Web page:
We showed that younger age cohorts in the UK are more inclined to vote to stay in the EU than their elders. However, some suggested that this consideration is blunted by the fact that the younger people are less likely to vote.
That may have been the case, but as this Great Graphic of intention by the pollster ORB (h/t @joshTANoble) shows, the situation is more dynamic.
Since the start of the month, there appears to have been a dramatic increase in the number of the two youngest cohorts who intend to vote.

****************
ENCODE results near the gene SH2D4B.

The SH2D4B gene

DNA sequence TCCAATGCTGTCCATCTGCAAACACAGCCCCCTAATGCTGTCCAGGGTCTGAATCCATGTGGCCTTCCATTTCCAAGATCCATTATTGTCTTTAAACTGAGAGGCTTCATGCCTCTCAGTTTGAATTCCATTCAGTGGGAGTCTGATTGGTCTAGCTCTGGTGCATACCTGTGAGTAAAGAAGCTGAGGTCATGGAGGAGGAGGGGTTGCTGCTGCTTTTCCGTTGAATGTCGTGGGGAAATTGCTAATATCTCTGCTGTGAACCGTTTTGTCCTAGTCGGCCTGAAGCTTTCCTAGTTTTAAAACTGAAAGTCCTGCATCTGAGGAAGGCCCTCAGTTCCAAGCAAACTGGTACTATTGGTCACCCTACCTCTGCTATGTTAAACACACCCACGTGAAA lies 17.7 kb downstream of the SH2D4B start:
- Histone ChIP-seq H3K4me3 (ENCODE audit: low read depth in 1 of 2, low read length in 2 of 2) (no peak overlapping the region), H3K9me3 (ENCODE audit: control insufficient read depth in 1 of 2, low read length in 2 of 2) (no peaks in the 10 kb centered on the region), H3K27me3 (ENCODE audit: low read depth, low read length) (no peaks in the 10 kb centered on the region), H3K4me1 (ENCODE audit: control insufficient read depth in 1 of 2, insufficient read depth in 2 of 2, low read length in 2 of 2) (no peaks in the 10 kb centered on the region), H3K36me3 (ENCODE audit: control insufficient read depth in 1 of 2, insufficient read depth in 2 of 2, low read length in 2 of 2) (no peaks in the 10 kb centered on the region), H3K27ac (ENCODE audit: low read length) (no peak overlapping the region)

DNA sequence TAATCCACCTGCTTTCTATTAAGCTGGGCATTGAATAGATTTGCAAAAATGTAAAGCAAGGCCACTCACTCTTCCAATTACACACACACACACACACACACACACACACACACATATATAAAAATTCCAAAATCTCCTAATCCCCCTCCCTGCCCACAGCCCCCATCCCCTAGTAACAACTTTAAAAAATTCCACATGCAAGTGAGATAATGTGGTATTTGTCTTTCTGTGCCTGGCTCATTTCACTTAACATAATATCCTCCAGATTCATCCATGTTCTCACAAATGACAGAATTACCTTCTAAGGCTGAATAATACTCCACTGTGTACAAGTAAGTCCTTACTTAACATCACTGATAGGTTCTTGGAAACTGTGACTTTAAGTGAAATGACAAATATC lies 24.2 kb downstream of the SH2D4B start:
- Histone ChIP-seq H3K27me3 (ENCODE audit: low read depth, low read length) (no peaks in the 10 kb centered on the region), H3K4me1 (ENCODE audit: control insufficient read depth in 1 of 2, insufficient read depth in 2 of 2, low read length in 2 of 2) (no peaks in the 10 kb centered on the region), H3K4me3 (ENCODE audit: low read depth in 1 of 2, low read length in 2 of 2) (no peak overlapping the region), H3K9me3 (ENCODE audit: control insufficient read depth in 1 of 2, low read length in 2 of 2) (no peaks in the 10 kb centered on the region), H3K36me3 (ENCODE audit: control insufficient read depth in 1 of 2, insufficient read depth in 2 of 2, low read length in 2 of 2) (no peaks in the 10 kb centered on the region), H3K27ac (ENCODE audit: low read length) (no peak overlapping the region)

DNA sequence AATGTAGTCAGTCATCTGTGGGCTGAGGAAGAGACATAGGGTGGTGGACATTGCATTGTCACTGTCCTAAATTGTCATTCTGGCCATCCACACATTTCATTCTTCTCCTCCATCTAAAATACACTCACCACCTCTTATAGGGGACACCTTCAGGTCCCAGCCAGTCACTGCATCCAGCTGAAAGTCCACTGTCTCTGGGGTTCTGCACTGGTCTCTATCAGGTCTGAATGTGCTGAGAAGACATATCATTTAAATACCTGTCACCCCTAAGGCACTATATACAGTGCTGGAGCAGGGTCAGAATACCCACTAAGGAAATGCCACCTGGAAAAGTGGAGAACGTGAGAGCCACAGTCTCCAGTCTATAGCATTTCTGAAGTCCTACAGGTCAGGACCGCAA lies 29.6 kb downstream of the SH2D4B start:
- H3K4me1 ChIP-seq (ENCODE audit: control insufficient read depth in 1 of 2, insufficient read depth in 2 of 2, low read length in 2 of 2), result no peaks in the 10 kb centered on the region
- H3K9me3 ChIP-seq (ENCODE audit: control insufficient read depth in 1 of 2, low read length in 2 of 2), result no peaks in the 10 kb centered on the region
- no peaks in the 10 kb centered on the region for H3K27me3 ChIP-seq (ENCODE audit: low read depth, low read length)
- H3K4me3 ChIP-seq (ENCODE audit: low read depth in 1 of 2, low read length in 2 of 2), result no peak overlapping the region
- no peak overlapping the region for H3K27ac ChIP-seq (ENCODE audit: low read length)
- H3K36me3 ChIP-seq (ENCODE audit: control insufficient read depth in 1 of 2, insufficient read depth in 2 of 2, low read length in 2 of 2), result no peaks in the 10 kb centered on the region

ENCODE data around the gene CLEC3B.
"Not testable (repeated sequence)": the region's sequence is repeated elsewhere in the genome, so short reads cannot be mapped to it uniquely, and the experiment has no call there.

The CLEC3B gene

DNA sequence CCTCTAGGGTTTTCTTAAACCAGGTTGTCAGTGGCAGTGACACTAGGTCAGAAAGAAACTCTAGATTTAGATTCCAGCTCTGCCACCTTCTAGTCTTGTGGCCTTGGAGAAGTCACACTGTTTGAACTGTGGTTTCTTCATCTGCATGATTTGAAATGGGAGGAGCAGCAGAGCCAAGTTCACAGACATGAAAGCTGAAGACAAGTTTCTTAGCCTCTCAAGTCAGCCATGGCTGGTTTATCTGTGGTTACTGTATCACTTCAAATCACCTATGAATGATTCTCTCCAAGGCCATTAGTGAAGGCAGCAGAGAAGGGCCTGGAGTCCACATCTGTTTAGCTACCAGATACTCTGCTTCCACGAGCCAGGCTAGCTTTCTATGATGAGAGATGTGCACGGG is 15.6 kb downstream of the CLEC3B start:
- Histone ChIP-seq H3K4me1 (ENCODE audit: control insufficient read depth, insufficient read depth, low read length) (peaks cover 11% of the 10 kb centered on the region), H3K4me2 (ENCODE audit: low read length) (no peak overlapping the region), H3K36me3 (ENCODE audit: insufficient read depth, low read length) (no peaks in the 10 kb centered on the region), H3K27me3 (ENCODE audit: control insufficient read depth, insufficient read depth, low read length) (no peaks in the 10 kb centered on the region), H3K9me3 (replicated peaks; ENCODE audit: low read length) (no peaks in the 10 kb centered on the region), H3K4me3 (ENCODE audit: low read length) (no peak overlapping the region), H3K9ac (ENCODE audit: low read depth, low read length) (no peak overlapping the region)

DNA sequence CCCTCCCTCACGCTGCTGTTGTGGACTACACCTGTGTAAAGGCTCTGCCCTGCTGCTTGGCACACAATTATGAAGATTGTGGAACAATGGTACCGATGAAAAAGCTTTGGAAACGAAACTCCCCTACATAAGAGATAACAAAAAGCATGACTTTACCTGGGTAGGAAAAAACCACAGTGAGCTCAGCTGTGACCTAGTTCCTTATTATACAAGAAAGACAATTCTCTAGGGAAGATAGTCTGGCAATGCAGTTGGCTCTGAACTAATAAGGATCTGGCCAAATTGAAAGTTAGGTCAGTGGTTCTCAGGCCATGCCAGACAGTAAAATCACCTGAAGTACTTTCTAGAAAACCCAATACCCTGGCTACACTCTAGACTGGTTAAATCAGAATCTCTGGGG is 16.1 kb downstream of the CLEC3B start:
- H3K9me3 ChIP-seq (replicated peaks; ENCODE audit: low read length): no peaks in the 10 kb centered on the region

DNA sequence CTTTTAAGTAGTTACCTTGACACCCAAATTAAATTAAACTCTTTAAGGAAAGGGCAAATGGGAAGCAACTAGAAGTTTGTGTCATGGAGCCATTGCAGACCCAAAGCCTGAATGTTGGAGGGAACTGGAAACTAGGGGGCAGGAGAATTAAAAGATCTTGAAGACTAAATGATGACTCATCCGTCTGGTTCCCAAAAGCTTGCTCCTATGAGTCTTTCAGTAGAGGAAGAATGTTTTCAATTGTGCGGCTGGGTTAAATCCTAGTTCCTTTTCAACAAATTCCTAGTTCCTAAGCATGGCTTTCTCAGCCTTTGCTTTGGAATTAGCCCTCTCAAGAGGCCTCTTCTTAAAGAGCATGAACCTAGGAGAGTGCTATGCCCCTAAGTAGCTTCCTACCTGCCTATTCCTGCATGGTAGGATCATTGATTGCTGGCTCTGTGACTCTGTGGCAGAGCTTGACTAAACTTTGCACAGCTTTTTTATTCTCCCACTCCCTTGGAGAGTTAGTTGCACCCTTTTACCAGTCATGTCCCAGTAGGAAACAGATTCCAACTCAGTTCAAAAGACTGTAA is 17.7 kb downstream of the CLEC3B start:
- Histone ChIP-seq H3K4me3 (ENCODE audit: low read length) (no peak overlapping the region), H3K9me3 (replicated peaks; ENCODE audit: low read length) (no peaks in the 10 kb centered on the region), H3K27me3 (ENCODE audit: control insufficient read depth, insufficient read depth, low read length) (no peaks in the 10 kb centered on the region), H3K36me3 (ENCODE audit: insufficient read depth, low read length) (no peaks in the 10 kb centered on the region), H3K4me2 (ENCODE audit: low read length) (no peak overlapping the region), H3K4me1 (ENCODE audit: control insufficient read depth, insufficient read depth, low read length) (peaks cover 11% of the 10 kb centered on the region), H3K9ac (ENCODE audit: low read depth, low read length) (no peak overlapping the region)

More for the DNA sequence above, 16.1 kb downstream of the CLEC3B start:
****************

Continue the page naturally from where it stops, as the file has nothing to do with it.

The percentage of the youngest cohort (18-24) has more than doubled, though is still the lowest expected participation rate. The next youngest cohort (25-34) has also more than doubled and now stands above the cohort just ahead of them (35-44) and the oldest cohort (65+).
Of note, there results detect a decline in the percentage of older (65+) and a middle age (45-54) cohort. In the UK, there are roughly 17 mln people in the UK aged 19-40. There are almost 13 mln people in the UK aged 60-90.
There are of course other ways to fissures among UK voters, though the demographic divide seems particularly useful. The turnout is important.